Thursday, May 24, 2007

Noh performance and 28 weeks later

I went for a Noh performace/lecture by quite a famous performer, Sakae Terai, who was actually named an intangible national treasure by the Japanese government. Excuse my tiny explanation if you'd already know what it is. Noh, in my own humble little opinion is respectable for what its worth but it almost is a sure way to fall asleep since its extremely slow, with minimal tiny and deliberated movements by the actors. The songs could very well have been buddhists chants because we have no lyrics. The "music" consists of a bamboo flautist, and peppered with 2 drums, one big and small hit in various rhythm thats difficult to follow coz I realise that when I somehow managed to figure it out, I was in a micro sleep motion, embarassing to myself and others. For what its worth, it was a fabulous insight to what Noh actually was, with detailed explanations to the origins, songs, instruments, costumes, stages and masks. DH says that Noh was enjoyed by Japanese aristocrats a long time ago. I told him I preferred Kabuki and um, according to him, the latter was enjoyed by the 3rd estate. Nonetheless, we were exposed to a cultural experience we wouldn't have otherwise had the chance to, considerably rarer than Sado or Ikebana.

I watched 28 weeks later on Tuesday (cheap movie day!). It was nightfall when the movie ended and the weather was cold and unforgiving and it left me far more depressed when I already was about everything. I'd always loved zombie movies. DH and I were obsessed with watching them and collecting the DVDs, everything from Night of The Living Dead, which we believed was the first zombie-esque movies. I'm not sure if the 28 series belongs to the zombie category but I guess we can lump them in. 28 days later, the first installment begun with the guy who awoke to an empty city and albeit hopeless and bleak, there were uplifting moments of the supermarket shopping scene and finding the military, supposedly the savior. In the sequel however, it was just plain depressing throughout with mass destruction and torn families. Every shred of hope was gone the moment it is realised. The thing that was really eating into me was that the whole thing was so real and possible. I sympathize with Londen-ers since the whole scene was set there. I'd imagine its reminiscence of the Black Plague?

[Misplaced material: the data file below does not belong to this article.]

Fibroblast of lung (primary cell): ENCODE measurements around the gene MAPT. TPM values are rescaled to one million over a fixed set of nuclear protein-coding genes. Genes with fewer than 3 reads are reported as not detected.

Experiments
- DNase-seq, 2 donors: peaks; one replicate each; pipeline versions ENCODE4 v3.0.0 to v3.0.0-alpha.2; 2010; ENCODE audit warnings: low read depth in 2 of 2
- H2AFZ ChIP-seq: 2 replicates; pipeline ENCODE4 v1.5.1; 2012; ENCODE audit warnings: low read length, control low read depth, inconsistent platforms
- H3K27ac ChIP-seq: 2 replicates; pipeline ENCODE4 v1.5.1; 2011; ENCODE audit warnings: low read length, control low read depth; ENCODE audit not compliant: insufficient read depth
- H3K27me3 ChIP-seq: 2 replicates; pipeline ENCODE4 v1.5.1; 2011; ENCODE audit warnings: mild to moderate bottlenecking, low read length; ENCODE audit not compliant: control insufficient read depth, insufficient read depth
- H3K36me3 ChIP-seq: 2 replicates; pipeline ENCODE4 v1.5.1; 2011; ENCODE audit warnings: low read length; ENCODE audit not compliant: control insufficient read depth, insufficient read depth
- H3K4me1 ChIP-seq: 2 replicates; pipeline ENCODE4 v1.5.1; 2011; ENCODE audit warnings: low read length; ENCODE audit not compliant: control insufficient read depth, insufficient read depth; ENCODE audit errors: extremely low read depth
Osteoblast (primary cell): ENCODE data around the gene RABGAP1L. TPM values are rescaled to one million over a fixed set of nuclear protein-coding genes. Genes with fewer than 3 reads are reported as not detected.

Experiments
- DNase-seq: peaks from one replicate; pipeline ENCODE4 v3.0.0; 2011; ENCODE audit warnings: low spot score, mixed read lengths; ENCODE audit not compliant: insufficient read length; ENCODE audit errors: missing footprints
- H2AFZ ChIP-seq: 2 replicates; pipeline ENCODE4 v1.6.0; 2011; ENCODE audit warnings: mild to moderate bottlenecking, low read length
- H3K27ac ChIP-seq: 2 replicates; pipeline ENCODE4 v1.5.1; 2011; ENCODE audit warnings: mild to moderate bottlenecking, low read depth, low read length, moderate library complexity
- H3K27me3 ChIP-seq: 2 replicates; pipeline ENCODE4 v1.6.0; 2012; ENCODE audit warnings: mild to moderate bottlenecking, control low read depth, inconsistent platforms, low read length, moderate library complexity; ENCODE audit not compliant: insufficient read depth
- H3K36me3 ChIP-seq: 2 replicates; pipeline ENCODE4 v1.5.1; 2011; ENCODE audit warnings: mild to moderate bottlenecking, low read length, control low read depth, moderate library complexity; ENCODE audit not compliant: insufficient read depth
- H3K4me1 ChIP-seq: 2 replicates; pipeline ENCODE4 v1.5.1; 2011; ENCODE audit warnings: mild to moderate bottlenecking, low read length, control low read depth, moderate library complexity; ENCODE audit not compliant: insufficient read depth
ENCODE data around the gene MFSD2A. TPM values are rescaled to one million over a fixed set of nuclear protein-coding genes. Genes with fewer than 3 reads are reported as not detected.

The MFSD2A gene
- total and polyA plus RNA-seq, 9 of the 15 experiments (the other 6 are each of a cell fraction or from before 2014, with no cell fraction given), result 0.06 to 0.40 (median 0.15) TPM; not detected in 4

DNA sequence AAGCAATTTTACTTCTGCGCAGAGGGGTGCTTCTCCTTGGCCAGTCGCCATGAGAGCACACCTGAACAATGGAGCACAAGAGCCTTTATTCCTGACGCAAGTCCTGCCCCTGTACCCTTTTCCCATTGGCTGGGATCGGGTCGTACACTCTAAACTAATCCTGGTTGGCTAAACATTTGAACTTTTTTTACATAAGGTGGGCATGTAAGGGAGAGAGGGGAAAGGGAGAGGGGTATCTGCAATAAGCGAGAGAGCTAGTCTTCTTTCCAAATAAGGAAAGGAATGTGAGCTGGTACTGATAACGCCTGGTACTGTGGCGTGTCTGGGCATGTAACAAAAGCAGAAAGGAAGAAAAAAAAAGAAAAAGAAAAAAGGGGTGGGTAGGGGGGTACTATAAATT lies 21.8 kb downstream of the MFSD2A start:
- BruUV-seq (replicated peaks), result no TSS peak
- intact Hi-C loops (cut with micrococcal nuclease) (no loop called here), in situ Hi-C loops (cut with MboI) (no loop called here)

So, I'm about into the 4th week in Sydney. Truth be told, I still find the whole place kinda depressing (or maybe it was the movie?). I have no idea if I should be broadcasting this at all but it seems that this place is hit with all kinds of negativity which I suppose all other big cities gets, crime, kidnapping, lousy train system, bad-mouthing politicians and major corp people, crummy and ridiculously expensive food and essential supplies, general rudeness & obliviousness, smoking.... I could go on and on. Would it be the same to be living in New York or Paris?

Happiness is suddenly a quaint notion all over again....

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